Judge denies release of bail on Giseline Maxwell after pleading guilty to the Jeffrey Epstein nationality crime case

Judge denies release of bail on Giseline Maxwell after pleading guilty to the Jeffrey Epstein nationality crime case
A federal judge denied on Tuesday the release of bail on Giseline Maxwell, a British social worker accused of facilitating sexual abuse of young girls in the mid-1990s by her former boyfriend Geoffrey Epstein, now deceased investor.

Maxwell, who will remain in prison awaiting trial, pleaded not guilty to a bail hearing in Manhattan federal court, where her lawyer requested her release on a $ 5 million bond.

Judge Alison Nathan said Maxwell was a "very dangerous escape".

Nathan said "the risk is too great" for Maxwell to be released on bail.

The judge referred to Maxwell's wealth, her nationality in Britain and France, and other international relations, and her lack of strong family or commercial ties in the United States, where she rejected the bail application.

Nathan also cited "seriously" the alleged Maxwell crimes as having compelled him to flee and said that there was no bail clause or set of conditions, which would ensure that she appeared in court on charges.

Maxwell, 58, faces up to 35 years in prison if convicted of crimes including inciting minors to travel to sex with Epstein and perjury.

The daughter of the murdered Barron of the British media, Robert Maxwell, did not clearly respond to the judge's decision, which I witnessed and listened to in a video chat from Brooklyn Prison, New York, federal.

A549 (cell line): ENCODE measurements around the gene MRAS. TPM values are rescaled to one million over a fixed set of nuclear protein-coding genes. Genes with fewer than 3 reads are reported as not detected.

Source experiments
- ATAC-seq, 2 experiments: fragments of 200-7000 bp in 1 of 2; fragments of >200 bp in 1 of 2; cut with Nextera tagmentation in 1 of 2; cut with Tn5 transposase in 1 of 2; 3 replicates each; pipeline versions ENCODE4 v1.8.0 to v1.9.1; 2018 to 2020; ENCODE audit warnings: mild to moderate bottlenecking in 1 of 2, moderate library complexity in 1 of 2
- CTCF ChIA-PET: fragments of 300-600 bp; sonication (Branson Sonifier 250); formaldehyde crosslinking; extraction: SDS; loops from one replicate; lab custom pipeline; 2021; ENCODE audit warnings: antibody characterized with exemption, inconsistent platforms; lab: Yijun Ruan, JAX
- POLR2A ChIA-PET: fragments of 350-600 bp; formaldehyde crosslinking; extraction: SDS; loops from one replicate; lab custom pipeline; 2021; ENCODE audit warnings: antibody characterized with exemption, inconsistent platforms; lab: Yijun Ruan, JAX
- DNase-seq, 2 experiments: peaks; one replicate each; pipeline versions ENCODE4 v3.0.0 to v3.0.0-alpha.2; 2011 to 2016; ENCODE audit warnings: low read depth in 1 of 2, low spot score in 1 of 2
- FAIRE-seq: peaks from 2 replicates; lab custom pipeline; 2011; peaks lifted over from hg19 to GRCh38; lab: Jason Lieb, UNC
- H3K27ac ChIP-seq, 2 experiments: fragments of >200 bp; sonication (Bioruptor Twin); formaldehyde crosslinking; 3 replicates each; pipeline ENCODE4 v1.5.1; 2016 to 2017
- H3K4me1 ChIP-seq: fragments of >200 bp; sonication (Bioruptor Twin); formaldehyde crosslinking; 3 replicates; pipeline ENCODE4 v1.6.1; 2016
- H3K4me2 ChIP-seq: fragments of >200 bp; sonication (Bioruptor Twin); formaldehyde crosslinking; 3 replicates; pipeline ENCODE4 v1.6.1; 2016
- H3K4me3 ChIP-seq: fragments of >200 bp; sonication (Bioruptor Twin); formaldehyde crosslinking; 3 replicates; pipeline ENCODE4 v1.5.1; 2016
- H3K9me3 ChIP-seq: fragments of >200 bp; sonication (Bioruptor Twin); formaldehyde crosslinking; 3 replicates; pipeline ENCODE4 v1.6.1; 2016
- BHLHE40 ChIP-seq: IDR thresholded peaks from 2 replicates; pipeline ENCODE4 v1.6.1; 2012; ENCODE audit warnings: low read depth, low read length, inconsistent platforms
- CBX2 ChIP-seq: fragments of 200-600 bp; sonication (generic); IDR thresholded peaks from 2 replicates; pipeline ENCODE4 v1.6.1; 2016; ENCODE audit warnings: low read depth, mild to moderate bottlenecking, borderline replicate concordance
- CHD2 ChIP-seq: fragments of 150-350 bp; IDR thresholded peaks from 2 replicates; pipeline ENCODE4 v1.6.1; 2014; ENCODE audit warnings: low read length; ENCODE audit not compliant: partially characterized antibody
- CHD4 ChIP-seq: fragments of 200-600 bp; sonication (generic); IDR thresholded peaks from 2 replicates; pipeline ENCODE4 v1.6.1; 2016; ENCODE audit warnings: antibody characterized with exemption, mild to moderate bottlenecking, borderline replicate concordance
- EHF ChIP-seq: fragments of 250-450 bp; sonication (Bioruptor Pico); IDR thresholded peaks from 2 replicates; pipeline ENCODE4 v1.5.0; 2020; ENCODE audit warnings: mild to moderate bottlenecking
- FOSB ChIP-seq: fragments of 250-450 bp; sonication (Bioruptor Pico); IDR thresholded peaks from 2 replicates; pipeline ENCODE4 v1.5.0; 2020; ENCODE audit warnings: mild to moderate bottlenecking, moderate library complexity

The bail rejection came almost a year after the day Epstein himself was denied bail for sex trafficking to children after his lawyers offered to publish $ 100 million in massive bonds.

A federal prosecutor who argued against bail request told Maxwell Nathan that Maxwell had pretended to be “Jane Marshall,” a “journalist” who was looking for privacy, last November when she looked into buying a New Hampshire home where she was found in her pajamas and arrested by clients The FBI on the morning of July 2.

Prosecutor Alison Mo said that Maxwell's agent involved in the purchase pretended to be the wife of a man who identified himself as "Scott Marshall," an alleged retired British Army member who was writing a book. .

The $ 1 million home, which is located on more than 150 acres of land, was purchased by a legal entity created for this purpose, concealing the actual identity of the people who bought the residence.

Moe said the real estate agent realized that Maxwell was the British accent journalist who used another name after she saw news of her arrest.

The attorney general said that Maxwell's deception with the real estate agent, and other factors, justified her detention without bail, as she did a fortune of $ 10 million in assets, including at least $ 4 million in a Swiss bank account.

Maxwell, who had given up her physical appearance in court over the coronavirus pandemic, spoke with a clear and firm voice as she denied the charges laid down in an indictment against her on six counts.

And Maxwell told Nathan early in the hearing, "Not guilty," which lasted just over two hours, which he listened to in a conference call from more than 1,000 people.

Nathan set Maxwell's trial date on July 12, 2021.

Mu estimated that the trial would take three weeks.